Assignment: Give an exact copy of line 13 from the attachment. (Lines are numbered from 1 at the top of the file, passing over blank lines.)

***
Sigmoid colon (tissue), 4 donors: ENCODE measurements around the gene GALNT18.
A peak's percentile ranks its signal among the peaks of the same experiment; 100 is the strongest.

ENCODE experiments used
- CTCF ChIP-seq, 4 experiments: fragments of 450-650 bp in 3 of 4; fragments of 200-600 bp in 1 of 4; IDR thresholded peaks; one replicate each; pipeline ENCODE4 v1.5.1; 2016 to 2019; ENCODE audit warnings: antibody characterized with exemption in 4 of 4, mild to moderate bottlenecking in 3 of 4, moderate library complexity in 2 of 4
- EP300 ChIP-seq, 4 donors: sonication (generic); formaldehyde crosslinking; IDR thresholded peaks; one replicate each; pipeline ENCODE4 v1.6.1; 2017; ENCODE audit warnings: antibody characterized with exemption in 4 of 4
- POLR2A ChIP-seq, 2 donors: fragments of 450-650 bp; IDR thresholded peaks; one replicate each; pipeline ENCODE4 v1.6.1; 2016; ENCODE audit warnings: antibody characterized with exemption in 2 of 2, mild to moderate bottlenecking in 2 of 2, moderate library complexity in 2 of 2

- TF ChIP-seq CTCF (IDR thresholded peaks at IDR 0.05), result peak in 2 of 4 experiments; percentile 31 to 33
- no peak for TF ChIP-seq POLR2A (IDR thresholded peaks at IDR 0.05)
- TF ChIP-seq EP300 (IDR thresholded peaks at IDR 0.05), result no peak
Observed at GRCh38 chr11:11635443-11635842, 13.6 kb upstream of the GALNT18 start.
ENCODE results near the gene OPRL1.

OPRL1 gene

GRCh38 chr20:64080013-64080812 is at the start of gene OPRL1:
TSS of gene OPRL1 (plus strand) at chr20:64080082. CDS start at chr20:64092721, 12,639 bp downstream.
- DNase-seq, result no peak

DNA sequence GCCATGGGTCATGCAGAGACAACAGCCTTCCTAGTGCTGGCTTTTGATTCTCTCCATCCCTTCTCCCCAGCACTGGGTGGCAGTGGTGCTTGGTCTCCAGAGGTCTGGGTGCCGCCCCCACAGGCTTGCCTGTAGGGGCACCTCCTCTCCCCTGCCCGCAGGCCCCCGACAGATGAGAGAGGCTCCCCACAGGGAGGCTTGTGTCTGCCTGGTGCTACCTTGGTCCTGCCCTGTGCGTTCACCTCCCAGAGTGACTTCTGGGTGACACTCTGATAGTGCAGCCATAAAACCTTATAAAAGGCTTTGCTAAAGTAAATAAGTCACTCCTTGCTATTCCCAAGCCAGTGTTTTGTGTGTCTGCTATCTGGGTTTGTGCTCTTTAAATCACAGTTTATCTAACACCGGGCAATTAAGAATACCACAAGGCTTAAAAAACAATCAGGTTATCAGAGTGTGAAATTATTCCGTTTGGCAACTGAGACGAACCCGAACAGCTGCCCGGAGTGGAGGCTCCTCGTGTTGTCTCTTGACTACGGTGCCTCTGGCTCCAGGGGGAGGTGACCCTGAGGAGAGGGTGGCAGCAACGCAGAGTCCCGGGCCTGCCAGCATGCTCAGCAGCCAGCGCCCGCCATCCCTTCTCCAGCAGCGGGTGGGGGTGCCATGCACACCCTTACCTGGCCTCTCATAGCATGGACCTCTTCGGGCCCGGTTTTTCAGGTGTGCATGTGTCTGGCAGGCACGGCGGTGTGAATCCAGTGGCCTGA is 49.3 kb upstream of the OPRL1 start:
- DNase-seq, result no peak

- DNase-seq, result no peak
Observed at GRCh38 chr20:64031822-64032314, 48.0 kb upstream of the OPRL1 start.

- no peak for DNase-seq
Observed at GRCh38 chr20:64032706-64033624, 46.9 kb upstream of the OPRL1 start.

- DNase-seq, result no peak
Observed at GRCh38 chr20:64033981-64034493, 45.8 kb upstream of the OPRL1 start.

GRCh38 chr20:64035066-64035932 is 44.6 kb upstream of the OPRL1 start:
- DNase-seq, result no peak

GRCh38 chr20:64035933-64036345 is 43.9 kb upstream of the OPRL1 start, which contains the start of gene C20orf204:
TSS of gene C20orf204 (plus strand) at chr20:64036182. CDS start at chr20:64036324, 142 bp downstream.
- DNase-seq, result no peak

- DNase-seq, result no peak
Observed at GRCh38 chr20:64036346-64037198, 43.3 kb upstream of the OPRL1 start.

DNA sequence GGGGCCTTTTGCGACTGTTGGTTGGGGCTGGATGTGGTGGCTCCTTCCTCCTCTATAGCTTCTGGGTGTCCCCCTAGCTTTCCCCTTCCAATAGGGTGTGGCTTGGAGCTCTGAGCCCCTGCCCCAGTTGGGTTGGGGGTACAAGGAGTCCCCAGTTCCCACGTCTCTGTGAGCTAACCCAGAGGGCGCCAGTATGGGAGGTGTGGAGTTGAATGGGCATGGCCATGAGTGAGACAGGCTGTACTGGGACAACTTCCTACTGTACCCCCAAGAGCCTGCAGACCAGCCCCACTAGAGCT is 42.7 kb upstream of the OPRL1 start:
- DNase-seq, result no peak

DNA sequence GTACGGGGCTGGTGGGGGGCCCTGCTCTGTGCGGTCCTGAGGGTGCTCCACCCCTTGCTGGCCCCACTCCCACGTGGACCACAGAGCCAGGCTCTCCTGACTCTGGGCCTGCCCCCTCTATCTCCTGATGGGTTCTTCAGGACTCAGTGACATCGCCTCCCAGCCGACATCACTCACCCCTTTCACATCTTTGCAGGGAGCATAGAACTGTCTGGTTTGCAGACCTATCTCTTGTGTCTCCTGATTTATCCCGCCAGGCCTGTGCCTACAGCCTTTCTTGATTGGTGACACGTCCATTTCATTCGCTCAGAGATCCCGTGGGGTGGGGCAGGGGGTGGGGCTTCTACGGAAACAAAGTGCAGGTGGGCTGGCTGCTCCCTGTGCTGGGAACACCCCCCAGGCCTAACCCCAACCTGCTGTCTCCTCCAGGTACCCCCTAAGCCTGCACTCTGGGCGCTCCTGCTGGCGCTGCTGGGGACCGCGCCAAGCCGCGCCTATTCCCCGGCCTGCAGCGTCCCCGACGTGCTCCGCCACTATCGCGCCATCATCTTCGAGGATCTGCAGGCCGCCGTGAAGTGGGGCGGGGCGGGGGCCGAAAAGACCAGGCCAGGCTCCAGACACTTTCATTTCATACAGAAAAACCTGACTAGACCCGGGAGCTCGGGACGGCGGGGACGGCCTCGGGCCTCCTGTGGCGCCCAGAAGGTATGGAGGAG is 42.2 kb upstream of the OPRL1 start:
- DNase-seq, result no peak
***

GRCh38 chr20:64080013-64080812 is at the start of gene OPRL1: